The overall life of a sugar glider in the wild is a harder one with a much shorter life span than those in captivity. Though there are stressors and problems that come with captivity, one of the improvements we can make is to their diet. So, I feed them the best, most well rounded diet I can. This means that I'm not mimicing their diet in the wild....I'm doing better.

That's my 2 cents on it. I'd love to hear others. I see this come up a lot in terms of diet and of enrichment opportunities. Every time I see it, I don't see compelling reasons shared to try to replicate these things in the confines of captivity. I can think of a few compelling reasons myself, but I would love to hear the reasons that others have
.
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#1327985 - 02/19/13 08:36 AM Re: Why fruits and vegetables? [Re: Cloudberry]
Cloudberry Offline
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Registered: 03/29/09
Posts: 27
Loc: Sweden
Originally Posted By: yiyo
I think that we all would absolutely love to be able to offer our gliders a more "natural" diet in terms of giving them something closer to what they would eat in the wild. But there are a couple of things to take into consideration.

The first is that, quite simply, what they'd eat in the wild isn't readily available everywhere for us to buy. The other is that animals that are in the wild have different dietary needs than ones that are in captivity.

There are ways to make the developed diets more like their natural ones. I try to do this in multiple ways. They get insects every day, mostly in the form of mealworms; but they do get other insects a couple of times a month as well. They also get fresh eucalyptus, apple, and other tree branches weekly. And I give them fresh flowers very often as well. In the summer that's easier because I grow my own, but in the winter it's more difficult because I have to find food grade, organically grown flowers that are on the safe list.....that's a little more challenging crazy

Thanks for the quick response, yiyo. I'd like to argue, however, that a lot of natural sugar glider foods (or at least the next best thing) aren't that hard to come by. Diluted maple syrup (the natural, pure kind) is an acceptable replacement for tree sap, even though it comes from a different species of tree than the ones they would naturally feed from. Dilute some honey with water and you pretty much have nectar. Things such as honeydew or manna aren't exactly easy to find, but acacia gum is readily available (although it usually needs to be bought online). Insects are available in living, freeze dried and canned form. Bee pollen (which is pretty much just pollen from many different flowers) isn't hard to find either.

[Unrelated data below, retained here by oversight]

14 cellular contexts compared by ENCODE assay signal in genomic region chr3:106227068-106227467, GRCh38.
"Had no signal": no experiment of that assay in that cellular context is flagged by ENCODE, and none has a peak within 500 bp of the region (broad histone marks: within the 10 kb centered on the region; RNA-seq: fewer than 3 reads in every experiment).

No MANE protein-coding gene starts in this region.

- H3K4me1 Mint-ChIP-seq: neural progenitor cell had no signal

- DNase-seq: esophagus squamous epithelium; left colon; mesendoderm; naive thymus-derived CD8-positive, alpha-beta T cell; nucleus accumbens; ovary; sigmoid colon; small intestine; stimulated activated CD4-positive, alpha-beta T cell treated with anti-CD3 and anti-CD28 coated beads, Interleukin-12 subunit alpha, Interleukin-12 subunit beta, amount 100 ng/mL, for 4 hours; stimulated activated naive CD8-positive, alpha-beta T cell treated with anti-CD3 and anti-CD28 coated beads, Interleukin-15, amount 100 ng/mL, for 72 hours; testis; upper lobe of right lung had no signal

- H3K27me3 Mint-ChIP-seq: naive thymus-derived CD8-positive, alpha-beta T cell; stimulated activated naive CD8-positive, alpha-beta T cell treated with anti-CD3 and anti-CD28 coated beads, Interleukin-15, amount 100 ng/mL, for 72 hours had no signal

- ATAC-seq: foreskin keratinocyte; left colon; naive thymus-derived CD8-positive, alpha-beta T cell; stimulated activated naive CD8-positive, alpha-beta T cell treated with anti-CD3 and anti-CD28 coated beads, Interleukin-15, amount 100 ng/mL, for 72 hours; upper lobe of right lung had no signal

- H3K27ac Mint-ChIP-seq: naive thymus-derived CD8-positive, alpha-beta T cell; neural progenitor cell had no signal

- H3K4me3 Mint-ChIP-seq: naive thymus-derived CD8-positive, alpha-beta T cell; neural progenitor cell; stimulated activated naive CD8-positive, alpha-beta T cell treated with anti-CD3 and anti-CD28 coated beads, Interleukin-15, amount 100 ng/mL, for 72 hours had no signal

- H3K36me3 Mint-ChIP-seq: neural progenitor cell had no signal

I'm not saying that fruits and vegetables should not be fed at all, but I am a bit confused as to why they make up such a large portion of the foods that captive sugar gliders eat. Perhaps they should mostly be fed as treats.

I'm also not sure that I agree with you on the idea that a captive sugar glider would have different dietary needs than a wild one. They have not been kept as pets for very long at all, and likely need exactly the same things as their wild cousins. They will need less food than a wild glider since they don't use as much energy, but the basic foods should (in a perfect world) be the same.

Giving them flowers and branches is a wonderful idea, and I try to do that as often as I can. They seem to enjoy it. Branches are definitely good for their teeth, and encourage natural foraging behaviors. I'm not certain of how often they actually eat flowers in the wild, but I do give them ones that I have grown myself.


Edited by Cloudberry (02/19/13 08:43 AM)

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#1327987 - 02/19/13 08:40 AM Re: Why fruits and vegetables? [Re: Jackie_Chans_Mom]
Cloudberry Offline
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Registered: 03/29/09
Posts: 27
Loc: Sweden
Originally Posted By: Jackie_Chans_Mom
It is true that the needs of captive gliders are different than those of gliders in their natural habitats. It is also true that the lifespan of captive gliders is different than those in the wild. smile